if (Url.IsLocalUrl(returnUrl))
            {
                return Redirect(returnUrl);
            } else
            {
                return RedirectToAction("Index", "Home");
            }
        }

This basically says “if you specified a valid local URL, then go there. Otherwise go to the home page.”

There are two additional pieces I need to complete the sequence. The first is a basic ViewModel for the Login action. I’ve created a new directory called ViewModels and placed the LoginViewModel.cs in there:

using System.ComponentModel.DataAnnotations;

namespace AspNetIdentity.ViewModels
{
    public class LoginViewModel
    {
        [Required]
        [Display(Name = "User name")]
        public string UserName { get; set; }

        [Required]
        [DataType(DataType.Password)]
        [Display(Name = "Password")]
        public string Password { get; set; }

        [Display(Name = "Remember me?")]
        public bool RememberMe { get; set; }

    }
}

ViewModels are just like models, except they model the data coming in from the client rather than the data going out to the client. You can add decorators to the view model properties to give the view some information on how to render it. In this case, I’m telling the view that the username and password are required fields in the form and have specific default display attributes.

The second piece I need to complete the login sequence is a login view. I’m going to create a new layout file for the login view. I’ve placed this in Views/Layout/LoginPage.cshtml with the following contents:

<!DOCTYPE html>
<html>
<head>
    <meta charset="utf-8">
    <meta name="viewport" content="width=device-width, initial-scale=1.0">
    <link rel="stylesheet" href="~/lib/bootstrap/dist/css/bootstrap.min.css">
    <link rel="stylesheet" href="~/lib/bootstrap/dist/css/bootstrap-theme.min.css">
    <link rel="stylesheet" href="~/Style/Login.css">
    <title>@ViewBag.Title</title>
</head>
<body>
      @RenderBody()
</body>
</html>

I’ve also got a Views/Account/Login.cshtml view file which I will build. My initial contents (it will grow) are as follows:

@model AspNetIdentity.ViewModels.LoginViewModel

@{ 
    Layout = "~/Views/Layout/LoginPage.cshtml";
    ViewBag.Title = "Log In";
}

<div class="login-form-outer"></div>

I’m stopping there temporarily because I want to show this off in order. Right now, my LESS file is as follows:

@import (less) "mixins/reset.less";

@loginbox-height: 200px;
@loginbox-width: 200px;

body {
    background-color: #666666;
}

.login-form-outer {
    border: 1px solid #333333;
    border-radius: 16px;
    background: white;

    width: @loginbox-width;
    height: @loginbox-height;
    position: absolute;
    left: 50%;
    top: 50%;
    margin-left: -(@loginbox-width / 2);
    margin-top: -(@loginbox-height / 2)
}

This uses a technique that I found on css-tricks.com for centering the box on the page. After this, everything else is in the form, so I won’t be worrying about the CSS too much. If you want to see the whole CSS, check out the project on GitHub at the end.

Now, back to our Login view. The next thing we have to do is to bring in the form. This is the bulk of the view:

@model AspNetIdentity.ViewModels.LoginViewModel

@{
    Layout = "~/Views/Layout/LoginPage.cshtml";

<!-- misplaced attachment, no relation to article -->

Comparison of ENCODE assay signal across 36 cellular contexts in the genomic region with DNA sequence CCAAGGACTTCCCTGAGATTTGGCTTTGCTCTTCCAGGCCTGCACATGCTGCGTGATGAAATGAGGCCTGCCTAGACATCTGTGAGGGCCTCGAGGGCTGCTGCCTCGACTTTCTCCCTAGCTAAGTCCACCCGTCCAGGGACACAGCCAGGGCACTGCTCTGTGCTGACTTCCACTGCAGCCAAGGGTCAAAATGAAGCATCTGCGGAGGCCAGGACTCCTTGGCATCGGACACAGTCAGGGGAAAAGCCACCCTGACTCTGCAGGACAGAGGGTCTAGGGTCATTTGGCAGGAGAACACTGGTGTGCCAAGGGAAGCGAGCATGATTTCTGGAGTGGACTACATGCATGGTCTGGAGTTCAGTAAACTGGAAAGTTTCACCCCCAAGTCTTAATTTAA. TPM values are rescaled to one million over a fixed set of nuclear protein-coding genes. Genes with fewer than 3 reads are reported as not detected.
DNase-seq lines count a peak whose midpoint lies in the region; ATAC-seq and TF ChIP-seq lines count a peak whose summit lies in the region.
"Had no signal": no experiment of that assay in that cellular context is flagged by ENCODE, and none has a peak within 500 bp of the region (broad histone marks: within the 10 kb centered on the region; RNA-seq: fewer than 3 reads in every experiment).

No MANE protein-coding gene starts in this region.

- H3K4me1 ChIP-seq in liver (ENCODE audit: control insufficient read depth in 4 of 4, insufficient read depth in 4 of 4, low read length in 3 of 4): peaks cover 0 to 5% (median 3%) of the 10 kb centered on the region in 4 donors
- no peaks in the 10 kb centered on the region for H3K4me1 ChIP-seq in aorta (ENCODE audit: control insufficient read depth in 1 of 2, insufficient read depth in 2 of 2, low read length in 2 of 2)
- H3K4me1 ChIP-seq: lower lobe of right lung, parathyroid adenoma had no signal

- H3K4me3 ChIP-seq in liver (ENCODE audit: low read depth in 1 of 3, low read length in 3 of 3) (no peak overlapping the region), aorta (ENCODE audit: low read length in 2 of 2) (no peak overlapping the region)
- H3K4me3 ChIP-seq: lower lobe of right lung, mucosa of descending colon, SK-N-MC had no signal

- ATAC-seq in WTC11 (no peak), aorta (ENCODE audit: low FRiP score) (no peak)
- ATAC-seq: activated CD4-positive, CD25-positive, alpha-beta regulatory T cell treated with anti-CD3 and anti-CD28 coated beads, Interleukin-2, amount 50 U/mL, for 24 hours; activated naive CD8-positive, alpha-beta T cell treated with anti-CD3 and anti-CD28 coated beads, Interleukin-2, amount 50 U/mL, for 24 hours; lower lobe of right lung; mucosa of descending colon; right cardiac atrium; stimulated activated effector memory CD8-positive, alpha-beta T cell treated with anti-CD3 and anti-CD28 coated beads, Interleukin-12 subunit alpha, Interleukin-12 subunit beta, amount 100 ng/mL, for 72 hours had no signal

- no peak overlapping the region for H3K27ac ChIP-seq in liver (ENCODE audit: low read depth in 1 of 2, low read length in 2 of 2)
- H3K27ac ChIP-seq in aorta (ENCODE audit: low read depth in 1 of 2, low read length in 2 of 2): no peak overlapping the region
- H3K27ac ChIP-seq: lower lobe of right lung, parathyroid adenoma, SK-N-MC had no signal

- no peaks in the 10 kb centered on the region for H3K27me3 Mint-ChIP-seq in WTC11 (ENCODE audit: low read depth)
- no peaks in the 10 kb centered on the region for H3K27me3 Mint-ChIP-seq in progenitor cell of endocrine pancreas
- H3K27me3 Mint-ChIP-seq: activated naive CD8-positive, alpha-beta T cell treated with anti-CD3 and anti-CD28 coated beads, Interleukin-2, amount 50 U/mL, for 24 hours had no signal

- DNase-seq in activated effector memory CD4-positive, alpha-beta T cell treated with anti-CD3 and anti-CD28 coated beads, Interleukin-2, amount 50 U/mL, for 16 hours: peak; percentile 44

ViewBag.Title = "Log In";
}

<div class="login-form-outer">
    @using (Html.BeginForm("Login", "Account", new { ReturnUrl = ViewBag.ReturnUrl }, FormMethod.Post, new { @class = "form-horizontal", role = "form" }))
    {
        @Html.AntiForgeryToken()
        <h4>Use a Local Account to log in.</h4>
        <hr>
        @Html.ValidationSummary(true)
        <div class="form-group">
            @Html.LabelFor(m => m.UserName, new { @class = "col-md-2 control-label" })
            <div class="col-md-10">
                @Html.TextBoxFor(m => m.UserName, new { @class = "form-control" })
                @Html.ValidationMessageFor(m => m.UserName)
            </div>
        </div>
        <div class="form-group">
            @Html.LabelFor(m => m.Password, new { @class = "col-md-2 control-label" })
            <div class="col-md-10">
                @Html.PasswordFor(m => m.Password, new { @class = "form-control" })
                @Html.ValidationMessageFor(m => m.Password)
            </div>
        </div>
        <div class="form-group">
            <div class="col-md-offset-2 col-md-10">
                <div class="checkbox">
                    @Html.CheckBoxFor(m => m.RememberMe)
                    @Html.LabelFor(m => m.RememberMe)
                </div>
            </div>
        </div>
        <div class="form-group">
            <div class="col-md-offset-2 col-md-10">
                <input type="submit" value="Log in" class="btn btn-default" />
            </div>
        </div>
    }
</div>

Run this and see what you get. You should be able to enter any username and password – wrong ones will get you an Invalid username or password message. The correct admin password will get you to your home screen. We have not integrated our identity information into the existing views yet – we’ve just authenticated. My simple home page looks like this now:

@{
    ViewBag.Title = "Home Page";
}

<h1>Hooray!  Let's take a look at the user</h1>

<p>Everything is in User.Identity</p>
<ul>
    <li>AuthenticationType: @User.Identity.AuthenticationType</li>
    <li>IsAuthenticated: @User.Identity.IsAuthenticated</li>
    <li>Name: @User.Identity.Name</li>
    <li>IsInRole("admin"): @User.IsInRole("admin")</li>
</ul>

As you can see when you run this I can get the username, the admin status and the authentication type.

In my next post I will take a look at what is required to register a new account for my application. Until then, check out my GitHub Repository for the latest code bundle.